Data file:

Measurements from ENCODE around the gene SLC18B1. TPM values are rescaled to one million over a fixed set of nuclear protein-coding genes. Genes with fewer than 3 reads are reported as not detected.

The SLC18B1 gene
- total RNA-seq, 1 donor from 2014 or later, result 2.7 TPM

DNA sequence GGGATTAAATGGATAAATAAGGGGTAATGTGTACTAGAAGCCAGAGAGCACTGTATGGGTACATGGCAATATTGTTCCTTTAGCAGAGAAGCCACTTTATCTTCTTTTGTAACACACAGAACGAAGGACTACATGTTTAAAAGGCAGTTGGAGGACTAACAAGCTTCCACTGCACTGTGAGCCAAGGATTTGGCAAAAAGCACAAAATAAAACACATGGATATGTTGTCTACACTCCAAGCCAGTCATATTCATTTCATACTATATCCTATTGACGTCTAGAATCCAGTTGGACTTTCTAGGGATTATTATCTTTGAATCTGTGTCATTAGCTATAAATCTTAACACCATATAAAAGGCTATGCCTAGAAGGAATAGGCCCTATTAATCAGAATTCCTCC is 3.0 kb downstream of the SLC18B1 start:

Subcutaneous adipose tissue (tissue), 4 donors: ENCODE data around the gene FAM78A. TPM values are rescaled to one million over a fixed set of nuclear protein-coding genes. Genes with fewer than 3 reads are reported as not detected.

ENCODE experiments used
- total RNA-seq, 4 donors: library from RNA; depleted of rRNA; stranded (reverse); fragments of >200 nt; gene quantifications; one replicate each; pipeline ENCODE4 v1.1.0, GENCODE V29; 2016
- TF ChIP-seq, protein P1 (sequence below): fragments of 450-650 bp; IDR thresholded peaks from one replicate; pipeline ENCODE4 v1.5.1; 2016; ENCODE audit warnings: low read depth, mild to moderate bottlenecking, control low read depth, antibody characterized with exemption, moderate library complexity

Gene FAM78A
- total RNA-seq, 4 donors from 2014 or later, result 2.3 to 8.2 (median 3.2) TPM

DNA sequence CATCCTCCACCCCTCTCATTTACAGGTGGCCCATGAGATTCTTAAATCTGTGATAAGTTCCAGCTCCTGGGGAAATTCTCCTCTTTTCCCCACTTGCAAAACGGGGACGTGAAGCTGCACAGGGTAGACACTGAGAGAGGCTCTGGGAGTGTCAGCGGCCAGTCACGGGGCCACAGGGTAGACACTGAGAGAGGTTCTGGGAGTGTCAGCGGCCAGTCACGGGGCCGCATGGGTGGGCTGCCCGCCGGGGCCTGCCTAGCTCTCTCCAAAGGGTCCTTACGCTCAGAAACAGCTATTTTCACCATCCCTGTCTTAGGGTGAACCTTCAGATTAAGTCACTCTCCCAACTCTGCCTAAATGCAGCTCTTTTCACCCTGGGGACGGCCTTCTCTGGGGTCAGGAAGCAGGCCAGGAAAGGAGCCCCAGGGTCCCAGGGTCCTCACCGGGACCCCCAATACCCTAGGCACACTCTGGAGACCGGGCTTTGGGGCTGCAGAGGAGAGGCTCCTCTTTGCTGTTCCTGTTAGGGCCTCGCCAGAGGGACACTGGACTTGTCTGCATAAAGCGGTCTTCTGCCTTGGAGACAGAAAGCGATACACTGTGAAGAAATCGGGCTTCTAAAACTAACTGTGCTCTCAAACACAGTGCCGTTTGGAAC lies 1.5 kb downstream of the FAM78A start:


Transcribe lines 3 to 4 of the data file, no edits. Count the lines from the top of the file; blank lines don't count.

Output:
- total RNA-seq, 1 donor from 2014 or later, result 2.7 TPM

DNA sequence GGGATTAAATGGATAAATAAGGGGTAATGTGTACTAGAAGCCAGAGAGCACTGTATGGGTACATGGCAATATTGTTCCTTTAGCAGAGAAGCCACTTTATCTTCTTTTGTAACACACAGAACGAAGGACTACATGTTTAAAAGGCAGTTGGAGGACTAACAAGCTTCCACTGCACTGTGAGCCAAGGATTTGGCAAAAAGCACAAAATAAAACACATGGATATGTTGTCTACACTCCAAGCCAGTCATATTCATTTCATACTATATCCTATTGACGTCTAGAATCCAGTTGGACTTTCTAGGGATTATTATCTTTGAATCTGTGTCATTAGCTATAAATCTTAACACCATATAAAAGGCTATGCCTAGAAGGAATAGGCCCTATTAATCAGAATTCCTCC is 3.0 kb downstream of the SLC18B1 start: